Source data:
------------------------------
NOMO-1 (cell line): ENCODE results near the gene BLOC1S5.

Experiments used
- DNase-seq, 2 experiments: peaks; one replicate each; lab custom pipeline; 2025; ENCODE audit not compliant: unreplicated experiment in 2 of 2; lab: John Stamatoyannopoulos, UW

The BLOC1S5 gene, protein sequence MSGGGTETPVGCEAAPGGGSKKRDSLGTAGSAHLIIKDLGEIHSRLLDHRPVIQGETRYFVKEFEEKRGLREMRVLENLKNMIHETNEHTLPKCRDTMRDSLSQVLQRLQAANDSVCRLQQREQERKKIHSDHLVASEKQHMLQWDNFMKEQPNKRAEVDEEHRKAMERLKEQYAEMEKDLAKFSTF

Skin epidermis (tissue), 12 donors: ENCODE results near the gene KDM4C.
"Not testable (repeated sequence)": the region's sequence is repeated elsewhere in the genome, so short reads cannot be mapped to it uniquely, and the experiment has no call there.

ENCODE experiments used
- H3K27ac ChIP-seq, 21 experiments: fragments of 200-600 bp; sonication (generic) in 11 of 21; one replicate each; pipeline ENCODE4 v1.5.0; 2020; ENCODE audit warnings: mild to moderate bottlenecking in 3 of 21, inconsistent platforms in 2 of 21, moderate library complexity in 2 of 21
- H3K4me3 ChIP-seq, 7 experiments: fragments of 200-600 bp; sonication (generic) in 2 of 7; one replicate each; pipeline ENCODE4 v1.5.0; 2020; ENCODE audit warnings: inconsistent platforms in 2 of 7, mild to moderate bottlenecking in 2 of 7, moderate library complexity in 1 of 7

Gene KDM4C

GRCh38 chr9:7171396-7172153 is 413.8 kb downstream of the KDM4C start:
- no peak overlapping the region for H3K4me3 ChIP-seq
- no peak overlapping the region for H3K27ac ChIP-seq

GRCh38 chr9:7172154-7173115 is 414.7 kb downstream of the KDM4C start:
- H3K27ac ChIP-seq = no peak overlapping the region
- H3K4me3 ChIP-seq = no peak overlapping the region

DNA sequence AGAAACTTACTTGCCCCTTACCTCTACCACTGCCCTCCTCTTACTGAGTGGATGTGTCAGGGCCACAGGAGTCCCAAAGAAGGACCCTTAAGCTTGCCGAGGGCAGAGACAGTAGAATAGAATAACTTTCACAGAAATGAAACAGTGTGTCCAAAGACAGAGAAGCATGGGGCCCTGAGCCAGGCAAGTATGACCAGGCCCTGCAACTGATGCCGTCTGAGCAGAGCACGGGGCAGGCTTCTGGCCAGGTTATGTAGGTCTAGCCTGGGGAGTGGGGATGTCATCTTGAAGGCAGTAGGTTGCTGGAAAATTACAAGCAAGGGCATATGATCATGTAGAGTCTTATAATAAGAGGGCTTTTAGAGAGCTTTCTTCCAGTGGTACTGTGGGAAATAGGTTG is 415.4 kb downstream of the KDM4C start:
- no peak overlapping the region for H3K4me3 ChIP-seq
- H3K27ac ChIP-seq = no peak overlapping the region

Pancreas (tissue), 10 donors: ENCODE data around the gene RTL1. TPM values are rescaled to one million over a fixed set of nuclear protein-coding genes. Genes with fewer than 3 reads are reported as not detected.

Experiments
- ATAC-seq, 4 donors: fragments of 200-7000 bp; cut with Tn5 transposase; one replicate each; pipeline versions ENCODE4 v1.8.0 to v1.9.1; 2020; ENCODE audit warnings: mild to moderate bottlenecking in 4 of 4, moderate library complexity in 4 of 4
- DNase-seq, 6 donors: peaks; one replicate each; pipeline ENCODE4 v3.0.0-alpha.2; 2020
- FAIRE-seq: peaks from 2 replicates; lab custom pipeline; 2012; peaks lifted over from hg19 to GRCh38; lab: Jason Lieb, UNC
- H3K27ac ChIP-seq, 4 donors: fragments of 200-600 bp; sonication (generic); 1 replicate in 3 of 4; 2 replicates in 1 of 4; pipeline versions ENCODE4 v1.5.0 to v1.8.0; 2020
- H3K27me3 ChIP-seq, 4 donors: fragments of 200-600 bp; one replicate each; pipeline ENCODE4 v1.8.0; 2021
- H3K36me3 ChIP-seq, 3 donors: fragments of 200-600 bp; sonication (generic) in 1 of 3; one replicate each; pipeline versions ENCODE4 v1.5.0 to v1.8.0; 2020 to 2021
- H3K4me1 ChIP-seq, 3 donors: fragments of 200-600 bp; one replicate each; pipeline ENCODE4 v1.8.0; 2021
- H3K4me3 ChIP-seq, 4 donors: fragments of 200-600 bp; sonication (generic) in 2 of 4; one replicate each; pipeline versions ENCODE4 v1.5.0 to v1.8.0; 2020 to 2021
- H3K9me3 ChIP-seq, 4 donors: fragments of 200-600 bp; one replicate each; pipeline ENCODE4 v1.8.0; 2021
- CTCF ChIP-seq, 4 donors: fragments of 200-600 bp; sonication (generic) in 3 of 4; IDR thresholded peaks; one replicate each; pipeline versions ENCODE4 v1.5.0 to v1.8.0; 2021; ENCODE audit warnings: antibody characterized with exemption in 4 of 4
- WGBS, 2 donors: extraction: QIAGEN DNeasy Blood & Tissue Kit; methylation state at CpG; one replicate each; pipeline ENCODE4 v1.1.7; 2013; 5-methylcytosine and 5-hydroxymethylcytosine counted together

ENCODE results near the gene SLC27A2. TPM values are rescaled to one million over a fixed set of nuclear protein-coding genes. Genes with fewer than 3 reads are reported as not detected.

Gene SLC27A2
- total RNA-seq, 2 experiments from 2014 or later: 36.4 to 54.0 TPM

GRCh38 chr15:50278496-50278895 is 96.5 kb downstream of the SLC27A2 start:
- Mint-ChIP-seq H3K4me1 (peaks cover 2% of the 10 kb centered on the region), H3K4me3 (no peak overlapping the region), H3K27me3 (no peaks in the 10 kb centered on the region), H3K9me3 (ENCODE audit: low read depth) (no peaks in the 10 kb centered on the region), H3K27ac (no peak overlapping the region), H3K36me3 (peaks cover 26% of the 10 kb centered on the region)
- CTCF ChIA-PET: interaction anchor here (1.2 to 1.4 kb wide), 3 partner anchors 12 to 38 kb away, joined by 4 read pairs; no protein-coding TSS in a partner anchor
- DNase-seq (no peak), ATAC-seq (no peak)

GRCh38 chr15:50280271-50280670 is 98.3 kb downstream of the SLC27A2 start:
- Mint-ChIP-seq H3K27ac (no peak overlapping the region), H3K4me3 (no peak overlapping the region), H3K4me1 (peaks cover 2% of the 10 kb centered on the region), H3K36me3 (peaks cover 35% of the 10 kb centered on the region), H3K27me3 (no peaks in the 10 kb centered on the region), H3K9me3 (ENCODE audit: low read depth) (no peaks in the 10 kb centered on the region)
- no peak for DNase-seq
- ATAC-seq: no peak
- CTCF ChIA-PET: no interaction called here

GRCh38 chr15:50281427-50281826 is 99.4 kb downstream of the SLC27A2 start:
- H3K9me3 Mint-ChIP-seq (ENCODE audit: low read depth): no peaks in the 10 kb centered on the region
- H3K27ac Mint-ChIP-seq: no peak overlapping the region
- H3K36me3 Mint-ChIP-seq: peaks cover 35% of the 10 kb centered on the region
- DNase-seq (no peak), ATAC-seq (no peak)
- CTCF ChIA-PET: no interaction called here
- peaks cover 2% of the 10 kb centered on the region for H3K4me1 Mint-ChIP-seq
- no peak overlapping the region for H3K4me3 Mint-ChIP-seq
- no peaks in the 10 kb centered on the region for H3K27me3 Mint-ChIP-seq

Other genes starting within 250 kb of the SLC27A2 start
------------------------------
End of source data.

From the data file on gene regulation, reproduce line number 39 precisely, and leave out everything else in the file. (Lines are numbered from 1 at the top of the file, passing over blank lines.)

- DNase-seq (no peak), ATAC-seq (no peak)